JAKARTA, NETRALNEWS.COM - For young women, the label ‘fat’ becomes a frightening specter, especially since teenage appearance is often measured by weight. So it is not surprising that many adolescents experience eating disorders, and even forced to sleep with a starved stomach to get a slim body size.
This is experienced by Blythe Baird, a teenager who was previously and trying as hard as possible to lose weight. Her attempt to lose weight eventually caused Blythe to have an eating disorder at the age of 14.
"Part of the social expectations that fat people need to lose weight to relevant or ideal level," she told the Daily Mercury on Sunday (7/23).
Instead of worrying about Blythe who was losing weight quickly, people around her actually complimented her on being able to lose weight.
"When I lost weight after being considered a fat girl all my life, I noticed how people were attracted to me after losing weight," Blythe said.
She complained that no one was ever worried when she was sick. While Blythe was hungry, she was always encouraged to stick with an unhealthy pattern for weight loss.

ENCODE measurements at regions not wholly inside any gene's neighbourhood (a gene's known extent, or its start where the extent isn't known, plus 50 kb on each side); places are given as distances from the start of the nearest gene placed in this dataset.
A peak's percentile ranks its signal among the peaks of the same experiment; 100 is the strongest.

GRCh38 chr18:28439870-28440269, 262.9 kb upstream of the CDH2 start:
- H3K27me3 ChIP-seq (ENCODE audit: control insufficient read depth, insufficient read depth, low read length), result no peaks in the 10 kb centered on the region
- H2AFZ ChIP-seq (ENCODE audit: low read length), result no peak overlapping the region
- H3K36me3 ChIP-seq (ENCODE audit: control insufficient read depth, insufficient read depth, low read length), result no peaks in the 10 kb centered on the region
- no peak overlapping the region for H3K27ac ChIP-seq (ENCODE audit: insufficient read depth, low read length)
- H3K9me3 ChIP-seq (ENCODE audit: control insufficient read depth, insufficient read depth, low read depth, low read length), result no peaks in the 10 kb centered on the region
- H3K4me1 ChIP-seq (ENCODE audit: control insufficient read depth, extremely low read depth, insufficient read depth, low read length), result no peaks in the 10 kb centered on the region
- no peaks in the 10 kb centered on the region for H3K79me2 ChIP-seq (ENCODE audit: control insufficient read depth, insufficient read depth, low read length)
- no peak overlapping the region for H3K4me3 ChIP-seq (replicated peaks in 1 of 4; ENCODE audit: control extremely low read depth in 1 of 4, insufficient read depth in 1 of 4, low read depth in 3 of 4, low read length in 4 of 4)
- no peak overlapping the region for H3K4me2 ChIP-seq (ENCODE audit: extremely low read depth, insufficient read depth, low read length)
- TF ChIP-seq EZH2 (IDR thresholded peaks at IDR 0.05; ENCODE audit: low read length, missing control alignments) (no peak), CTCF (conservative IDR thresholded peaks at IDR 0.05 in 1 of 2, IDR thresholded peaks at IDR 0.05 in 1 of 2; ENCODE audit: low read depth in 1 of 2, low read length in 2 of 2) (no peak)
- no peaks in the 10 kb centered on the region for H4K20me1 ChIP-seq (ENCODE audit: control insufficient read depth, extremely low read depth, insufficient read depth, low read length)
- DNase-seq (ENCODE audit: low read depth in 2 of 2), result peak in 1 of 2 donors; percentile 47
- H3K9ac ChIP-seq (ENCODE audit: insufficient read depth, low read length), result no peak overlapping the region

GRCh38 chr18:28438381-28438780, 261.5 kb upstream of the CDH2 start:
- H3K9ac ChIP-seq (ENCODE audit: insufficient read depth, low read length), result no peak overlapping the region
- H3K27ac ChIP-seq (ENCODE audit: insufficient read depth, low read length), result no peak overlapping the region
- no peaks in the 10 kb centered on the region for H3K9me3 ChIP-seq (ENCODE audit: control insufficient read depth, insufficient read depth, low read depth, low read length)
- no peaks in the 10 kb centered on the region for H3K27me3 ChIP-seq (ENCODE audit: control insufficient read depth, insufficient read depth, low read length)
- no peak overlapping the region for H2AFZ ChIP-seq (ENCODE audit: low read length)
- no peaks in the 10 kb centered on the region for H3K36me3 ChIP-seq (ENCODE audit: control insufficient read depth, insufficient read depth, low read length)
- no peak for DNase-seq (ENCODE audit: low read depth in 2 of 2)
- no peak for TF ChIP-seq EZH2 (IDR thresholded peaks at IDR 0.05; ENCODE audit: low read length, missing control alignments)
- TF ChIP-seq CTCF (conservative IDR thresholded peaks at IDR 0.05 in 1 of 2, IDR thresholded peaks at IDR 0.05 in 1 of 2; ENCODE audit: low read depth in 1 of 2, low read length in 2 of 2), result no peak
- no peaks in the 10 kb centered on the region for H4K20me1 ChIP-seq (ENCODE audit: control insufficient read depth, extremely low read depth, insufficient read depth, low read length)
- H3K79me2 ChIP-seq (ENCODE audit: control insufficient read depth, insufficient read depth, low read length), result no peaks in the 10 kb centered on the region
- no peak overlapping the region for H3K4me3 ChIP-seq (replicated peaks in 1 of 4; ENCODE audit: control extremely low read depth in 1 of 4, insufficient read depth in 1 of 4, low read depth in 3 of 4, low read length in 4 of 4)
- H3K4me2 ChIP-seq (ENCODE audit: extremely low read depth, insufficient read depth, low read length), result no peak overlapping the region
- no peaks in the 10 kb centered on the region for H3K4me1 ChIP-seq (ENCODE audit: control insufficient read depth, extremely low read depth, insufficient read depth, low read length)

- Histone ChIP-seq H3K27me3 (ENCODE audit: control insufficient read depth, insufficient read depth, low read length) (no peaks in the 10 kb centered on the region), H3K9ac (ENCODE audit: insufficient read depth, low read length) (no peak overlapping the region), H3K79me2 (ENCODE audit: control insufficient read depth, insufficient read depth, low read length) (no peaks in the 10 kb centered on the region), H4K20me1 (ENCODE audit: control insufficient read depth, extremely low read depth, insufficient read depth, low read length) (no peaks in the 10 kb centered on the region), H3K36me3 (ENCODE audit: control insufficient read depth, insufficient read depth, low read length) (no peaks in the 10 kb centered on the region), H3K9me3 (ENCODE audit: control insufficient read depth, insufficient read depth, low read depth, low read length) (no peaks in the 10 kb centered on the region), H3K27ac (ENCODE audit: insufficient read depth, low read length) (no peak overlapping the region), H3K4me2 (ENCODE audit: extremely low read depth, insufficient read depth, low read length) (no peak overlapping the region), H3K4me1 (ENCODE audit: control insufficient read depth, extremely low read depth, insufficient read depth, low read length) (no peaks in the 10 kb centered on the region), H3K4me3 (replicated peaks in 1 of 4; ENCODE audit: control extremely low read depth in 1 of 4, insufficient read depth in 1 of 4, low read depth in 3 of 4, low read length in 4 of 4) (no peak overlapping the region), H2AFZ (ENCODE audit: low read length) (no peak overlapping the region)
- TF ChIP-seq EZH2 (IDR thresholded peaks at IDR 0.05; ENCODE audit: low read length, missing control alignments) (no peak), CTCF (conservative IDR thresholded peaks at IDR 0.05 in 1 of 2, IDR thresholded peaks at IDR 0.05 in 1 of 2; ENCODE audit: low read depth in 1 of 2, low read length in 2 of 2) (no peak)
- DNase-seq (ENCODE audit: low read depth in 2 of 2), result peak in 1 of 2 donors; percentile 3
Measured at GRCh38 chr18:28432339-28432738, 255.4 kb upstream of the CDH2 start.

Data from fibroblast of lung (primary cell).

"When obese people lose significant weight, we assume they have made a healthy lifestyle adjustment. When slim people lose significant weight, we consider them sick and need medical attention," she said.
Frustration to that cruel double standard prompted Blythe to make a short film titled "When The Fat Girl Gets Skinny".
In her short film, Blythe explained that she became an inspiration for others when she lost weight. The girls would stop her in the hallway to ask what her secret was, and their attention made Blythe fall in love with her illness.
It also makes her more difficult to heal. The praises given to her had actually created a destructive impact.
"It made me feel that I will disappoint people and they will be disappointed with me if I try to recover [(or raise the weight back].Their 'skinny' comment becomes a promise that I have to keep. It's more important to be thin than to restore it, "Blythe said.
Even so, Blythe insisted that she does not accuse those who praised her as the ones responsible for her eating disorder. According to Blythe, this lies in a society that is obsessed with body image.
"I do not blame them, I know most of them have good intentions. No one is trying to hurt me. It's just a product of society. This is the result of how our culture teaches us to admire and celebrate weight loss, regardless of how it can be achieved, "she explained.
So far, Blythe has not been able to cope with her eating disorders even though every day she tries to start eating more regularly.
"We need to remember that skinny is not a compliment, and fat is not an insult," she added.